Here are what long flights and car rides used to mean: Quiet time. Daydreaming time. I’d make sure I had a good playlist on my iPod, a water bottle, gum.
And then I had a baby.
Here are what long flights and car rides mean now: A vaudeville show. Step right up, babies and gents, we’ve got jugglers and funny face-makers, song singers and snack givers, a strong man who can hold a baby in one arm and walk up and down the aisle not one, not two, but 15 times for your amusement. A fortune-teller who knows exactly what happens at the end of Where’s Spot? For a 2-year-old and her parents, it’s laugh and the world laughs with you, cry and “Are we there yet?” takes on a whole new urgency.
Sadie’s first road trip happened when she was two weeks old (a four-hour drive for a family beach vacation). She first went on a plane at 6 weeks. And both times, I steeled my nerves for whatever was to come. Have baby, will travel, onward and upward. Or something.
Except… there was remarkably little to steel myself against on either adventure. Or on another road trip a month later to celebrate a friend’s 30th birthday. Or a few months after that when we flew across the country from New York to LA.
Which I still feel grateful for even as I write about it now. And which I attribute to two things: 1) Little babies sleep a lot. And 2) Ergos make traveling with little babies ever so much simpler.
Boarding that very first, with-baby flight, Sadie was in the Ergo while we were on the flight. (We were using the Original Carrier with the Infant Insert then) because she was often in the Ergo. While in the airport before boarding, it kept my hands free to carry bags. She fell asleep there. The flight attendants asked us to take Sadie out of the baby carrier as soon as we began moving, but happily she stayed asleep. I took her off again for landing.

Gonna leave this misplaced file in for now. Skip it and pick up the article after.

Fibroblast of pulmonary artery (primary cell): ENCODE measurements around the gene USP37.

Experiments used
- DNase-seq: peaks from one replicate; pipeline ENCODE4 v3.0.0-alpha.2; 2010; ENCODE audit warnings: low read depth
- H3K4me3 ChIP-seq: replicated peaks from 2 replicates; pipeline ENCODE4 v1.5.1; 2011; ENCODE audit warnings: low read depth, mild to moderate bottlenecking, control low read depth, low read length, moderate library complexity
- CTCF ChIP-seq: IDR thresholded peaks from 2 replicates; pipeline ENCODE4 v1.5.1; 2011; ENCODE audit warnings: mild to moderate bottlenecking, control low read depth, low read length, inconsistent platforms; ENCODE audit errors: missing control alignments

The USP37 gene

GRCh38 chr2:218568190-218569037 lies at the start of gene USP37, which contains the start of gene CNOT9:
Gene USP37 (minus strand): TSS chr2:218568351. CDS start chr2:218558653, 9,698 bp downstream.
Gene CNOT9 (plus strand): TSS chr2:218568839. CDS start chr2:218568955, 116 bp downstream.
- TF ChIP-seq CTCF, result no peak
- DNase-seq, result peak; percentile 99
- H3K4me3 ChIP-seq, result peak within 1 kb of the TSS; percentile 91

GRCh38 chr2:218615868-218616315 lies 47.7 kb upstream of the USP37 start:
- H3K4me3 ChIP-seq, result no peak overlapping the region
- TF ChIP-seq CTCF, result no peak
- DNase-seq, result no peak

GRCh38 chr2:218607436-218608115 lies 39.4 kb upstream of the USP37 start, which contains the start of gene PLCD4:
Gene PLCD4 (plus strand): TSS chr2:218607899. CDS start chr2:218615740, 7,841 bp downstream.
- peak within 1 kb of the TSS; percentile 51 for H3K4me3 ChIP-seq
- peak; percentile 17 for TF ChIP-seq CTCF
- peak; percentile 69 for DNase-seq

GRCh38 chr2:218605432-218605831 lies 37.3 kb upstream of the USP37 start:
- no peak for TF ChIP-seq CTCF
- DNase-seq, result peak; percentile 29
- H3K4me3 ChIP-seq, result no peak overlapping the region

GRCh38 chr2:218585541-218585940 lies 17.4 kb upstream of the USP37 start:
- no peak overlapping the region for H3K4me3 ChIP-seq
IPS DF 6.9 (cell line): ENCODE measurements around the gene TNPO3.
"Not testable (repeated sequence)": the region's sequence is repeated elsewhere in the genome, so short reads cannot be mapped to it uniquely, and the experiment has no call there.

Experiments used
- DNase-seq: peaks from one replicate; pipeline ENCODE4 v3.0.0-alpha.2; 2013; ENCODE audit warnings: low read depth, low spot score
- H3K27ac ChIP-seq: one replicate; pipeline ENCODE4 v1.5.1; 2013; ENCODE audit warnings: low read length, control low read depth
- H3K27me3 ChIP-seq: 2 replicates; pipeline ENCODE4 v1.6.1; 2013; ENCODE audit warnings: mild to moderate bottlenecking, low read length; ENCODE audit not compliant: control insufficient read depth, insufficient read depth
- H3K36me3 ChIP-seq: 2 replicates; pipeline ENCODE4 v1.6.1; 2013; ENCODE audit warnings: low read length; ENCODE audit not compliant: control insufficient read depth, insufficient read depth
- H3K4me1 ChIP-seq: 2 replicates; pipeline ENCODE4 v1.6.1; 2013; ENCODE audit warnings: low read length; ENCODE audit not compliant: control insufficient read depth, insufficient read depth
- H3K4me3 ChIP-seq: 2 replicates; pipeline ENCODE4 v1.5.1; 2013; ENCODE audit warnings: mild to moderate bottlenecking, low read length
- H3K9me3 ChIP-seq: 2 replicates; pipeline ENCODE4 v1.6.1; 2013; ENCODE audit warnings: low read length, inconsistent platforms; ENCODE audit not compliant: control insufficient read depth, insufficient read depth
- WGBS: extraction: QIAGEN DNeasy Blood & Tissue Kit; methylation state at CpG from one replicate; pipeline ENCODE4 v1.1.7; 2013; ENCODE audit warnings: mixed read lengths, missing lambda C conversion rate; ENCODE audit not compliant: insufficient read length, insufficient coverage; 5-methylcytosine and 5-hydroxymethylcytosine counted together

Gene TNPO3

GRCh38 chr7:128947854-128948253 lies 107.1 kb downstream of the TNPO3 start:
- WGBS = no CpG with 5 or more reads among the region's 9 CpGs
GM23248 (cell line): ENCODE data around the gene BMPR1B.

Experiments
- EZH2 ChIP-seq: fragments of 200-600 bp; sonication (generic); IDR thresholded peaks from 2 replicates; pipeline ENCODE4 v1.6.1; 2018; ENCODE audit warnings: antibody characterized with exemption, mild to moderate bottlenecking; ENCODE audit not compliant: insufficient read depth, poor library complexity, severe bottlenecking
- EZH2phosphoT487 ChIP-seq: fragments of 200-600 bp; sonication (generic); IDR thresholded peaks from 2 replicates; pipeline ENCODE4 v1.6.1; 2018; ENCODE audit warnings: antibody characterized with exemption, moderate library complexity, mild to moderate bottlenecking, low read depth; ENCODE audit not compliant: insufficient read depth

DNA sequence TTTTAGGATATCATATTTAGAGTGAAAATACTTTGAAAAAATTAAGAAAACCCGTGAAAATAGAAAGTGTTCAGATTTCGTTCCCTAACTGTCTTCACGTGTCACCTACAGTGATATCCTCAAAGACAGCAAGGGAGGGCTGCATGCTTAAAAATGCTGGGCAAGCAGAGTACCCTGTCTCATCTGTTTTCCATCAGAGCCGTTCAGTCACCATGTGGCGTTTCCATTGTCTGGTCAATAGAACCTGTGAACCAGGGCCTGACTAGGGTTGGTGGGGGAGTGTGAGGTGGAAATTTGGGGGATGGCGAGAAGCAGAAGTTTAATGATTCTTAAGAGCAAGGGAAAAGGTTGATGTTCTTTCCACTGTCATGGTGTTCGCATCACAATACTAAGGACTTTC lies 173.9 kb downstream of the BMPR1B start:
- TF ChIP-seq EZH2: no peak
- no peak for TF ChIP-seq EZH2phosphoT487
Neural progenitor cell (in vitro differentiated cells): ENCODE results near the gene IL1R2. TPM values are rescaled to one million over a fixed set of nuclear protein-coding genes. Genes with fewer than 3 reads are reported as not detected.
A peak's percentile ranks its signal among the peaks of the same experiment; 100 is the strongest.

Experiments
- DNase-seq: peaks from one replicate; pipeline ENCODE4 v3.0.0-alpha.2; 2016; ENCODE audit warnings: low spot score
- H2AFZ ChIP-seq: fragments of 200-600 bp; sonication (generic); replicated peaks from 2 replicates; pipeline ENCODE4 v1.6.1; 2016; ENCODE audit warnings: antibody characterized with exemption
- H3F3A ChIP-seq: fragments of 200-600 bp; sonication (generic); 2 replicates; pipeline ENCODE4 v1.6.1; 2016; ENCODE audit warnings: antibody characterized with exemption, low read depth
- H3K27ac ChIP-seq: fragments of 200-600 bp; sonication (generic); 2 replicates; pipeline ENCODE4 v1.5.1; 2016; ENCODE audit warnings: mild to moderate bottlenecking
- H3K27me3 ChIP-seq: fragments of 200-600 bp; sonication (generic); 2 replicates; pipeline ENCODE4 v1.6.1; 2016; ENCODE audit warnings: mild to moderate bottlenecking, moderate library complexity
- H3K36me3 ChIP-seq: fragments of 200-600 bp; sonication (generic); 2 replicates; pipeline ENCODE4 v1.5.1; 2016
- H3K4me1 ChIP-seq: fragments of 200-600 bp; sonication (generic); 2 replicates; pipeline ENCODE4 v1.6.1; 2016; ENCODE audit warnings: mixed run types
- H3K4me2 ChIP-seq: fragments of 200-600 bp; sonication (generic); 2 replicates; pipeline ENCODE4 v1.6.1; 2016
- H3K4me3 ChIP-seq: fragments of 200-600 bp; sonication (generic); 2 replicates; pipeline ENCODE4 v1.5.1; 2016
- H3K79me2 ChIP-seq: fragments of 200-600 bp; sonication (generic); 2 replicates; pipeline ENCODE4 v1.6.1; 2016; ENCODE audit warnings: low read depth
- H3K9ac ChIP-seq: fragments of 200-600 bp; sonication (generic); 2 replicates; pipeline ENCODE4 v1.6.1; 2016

The safest place for baby is in a car seat on a plane. While if you bring your baby as a “lap-baby” and don’t buy her a seat, the use of baby carriers is not allowed during flight travel during take off and landing. According to the FAA: “While booster seats and harness vests enhance safety in vehicles, the FAA prohibits passengers from using these types of restraints on airplanes.” The representative I interviewed said that Ergos would most likely be considered harness vests. He also sent me a link for the applicable FAA regulations, which underline the issue even more strongly: They state that vest- and harness-type child restraint systems are not approved for use in aircraft period.
Sadie slept for almost the entire flight. I read, I sipped my club soda, I dozed. It was a lot like what plane rides had always meant. When Sadie woke up, she was happy. Her dad and I were happy. She looked out the window. Had a snack. Practiced her comedy routine on the flight attendants. Back into the Ergo she went when we got off the plane. Somewhere between Concourses B and C in the Dallas airport, she felt another nap coming on. And so, much to our delight, we continued on our merry way.
Even now that Sadie’s gotten older, the Ergo is still the best way to negotiate busy terminals with bags. On road trips, it’s still perfect for a little mid-journey sightseeing. In fact, when we decided to move across the country earlier this year, we sent our stroller on with the movers. Our Ergo came with us in the car.
These days, though it’s not quite as peaceful as it once was, Sadie continues to be an intrepid traveler. We recently returned from a trip to New Mexico for her second birthday. Later this summer, we’re off to Salt Lake for a wedding and to Seattle to visit friends. So if you hear a commotion back in row 21, rest assured it’s nothing to worry about. It’s just the jugglers beginning the show. Away we go.